International online conference marks 10 years of FIHRM
National Museums Liverpool is hosting FIHRM’s (Federation of International Human Rights) annual conference which goes online for the first time from 14-16 October 2020.
Through a series of live panels, Power and Voices: Echoes of Empires brings together an international cohort of speakers and organisations to focus on the dynamic between ‘power and voices’ in museums. The free sessions will cover a range of topics, but will each be driven by the following questions:
· Who holds the power when we share stories?
· Whose voice is absent, silenced or forgotten?
· What about voices for those without a material culture?
· How do museums promote equality and human rights? For a full list of panels and to book your free place: www.fihrm.org
Laura Pye, Director of National Museums Liverpool said: “Hosting the 10th anniversary of FIHRM is really important to National Museums Liverpool. Now more than ever museums have a role and responsibility to be active, not passive, and we welcome the opportunity to hear from an international collective of speakers and contributors who share these values.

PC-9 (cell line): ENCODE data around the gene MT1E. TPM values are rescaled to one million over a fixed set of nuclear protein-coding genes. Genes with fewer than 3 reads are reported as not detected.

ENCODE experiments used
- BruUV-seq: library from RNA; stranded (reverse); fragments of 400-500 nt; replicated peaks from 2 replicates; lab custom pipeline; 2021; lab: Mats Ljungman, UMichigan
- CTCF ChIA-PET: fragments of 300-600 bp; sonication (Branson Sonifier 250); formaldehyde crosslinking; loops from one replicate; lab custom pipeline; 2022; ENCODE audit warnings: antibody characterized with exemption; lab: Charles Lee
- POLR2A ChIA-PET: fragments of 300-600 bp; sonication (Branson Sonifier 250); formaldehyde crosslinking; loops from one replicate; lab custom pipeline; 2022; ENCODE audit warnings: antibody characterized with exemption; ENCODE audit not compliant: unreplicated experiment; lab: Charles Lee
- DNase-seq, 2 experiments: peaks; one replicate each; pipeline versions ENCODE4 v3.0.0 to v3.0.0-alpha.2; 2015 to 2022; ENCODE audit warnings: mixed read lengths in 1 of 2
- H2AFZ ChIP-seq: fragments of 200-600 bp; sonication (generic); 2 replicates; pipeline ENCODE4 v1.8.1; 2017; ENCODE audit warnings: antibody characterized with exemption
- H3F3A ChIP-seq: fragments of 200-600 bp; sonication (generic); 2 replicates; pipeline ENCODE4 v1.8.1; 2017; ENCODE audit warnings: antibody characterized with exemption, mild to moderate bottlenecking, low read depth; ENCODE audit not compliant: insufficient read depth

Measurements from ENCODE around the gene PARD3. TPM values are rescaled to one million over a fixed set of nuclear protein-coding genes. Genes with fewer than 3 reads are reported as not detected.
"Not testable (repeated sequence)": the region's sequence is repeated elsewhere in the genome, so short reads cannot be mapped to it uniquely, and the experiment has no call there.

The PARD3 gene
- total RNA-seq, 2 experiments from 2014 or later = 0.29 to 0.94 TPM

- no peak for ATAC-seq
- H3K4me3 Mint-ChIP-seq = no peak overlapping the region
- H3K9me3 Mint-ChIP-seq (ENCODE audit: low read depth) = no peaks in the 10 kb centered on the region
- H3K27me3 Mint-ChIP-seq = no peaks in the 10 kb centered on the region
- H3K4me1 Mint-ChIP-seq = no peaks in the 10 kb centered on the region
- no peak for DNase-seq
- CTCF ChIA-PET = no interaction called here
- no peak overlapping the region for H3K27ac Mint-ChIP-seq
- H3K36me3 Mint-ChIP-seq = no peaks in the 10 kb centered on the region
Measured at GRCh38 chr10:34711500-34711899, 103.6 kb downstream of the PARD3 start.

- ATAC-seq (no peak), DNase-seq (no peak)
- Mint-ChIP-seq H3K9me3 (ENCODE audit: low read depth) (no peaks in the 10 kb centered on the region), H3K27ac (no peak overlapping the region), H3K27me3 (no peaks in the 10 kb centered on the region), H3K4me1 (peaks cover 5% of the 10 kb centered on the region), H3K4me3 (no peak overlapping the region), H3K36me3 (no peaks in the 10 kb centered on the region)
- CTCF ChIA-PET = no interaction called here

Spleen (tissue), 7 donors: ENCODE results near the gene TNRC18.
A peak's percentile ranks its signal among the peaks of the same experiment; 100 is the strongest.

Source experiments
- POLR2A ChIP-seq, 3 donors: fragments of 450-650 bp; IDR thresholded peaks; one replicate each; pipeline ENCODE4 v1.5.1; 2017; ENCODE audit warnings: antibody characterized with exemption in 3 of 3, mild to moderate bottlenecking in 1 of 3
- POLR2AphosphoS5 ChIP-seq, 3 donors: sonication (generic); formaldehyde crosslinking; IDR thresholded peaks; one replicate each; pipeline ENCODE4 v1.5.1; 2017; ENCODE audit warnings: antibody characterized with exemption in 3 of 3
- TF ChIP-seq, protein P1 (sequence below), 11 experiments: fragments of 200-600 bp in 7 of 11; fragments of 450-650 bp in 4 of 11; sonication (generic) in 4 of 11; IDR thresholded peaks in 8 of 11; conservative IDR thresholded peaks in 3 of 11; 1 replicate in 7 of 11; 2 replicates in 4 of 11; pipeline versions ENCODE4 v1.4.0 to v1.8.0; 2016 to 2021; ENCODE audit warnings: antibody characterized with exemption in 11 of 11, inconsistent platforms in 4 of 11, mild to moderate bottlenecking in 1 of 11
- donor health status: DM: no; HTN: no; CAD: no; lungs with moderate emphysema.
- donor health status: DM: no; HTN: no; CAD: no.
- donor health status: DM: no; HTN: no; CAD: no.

“From Black Lives Matter to the disproportionate impact of COVID-19 to specific groups and communities, it is a critical time to address the realities of inequality and discrimination. Through international dialogue, cooperation and understanding, Power and Voices seeks to give voice to the stories that have been unheard or unseen for too long.”
This year’s conference will mark the 10th anniversary since FIHRM’s foundation at the International Slavery Museum in 2010. The collective is underpinned with the understanding that all types of museums, regardless of size or resources, share similar challenges in dealing with these difficult, often politically loaded, controversial subjects.
Over the past decade the conference has travelled around the world, including Brazil, Argentina, Italy, New Zealand, Japan and Taiwan, and has confronted some of the most pressing questions and challenges facing human-rights museums.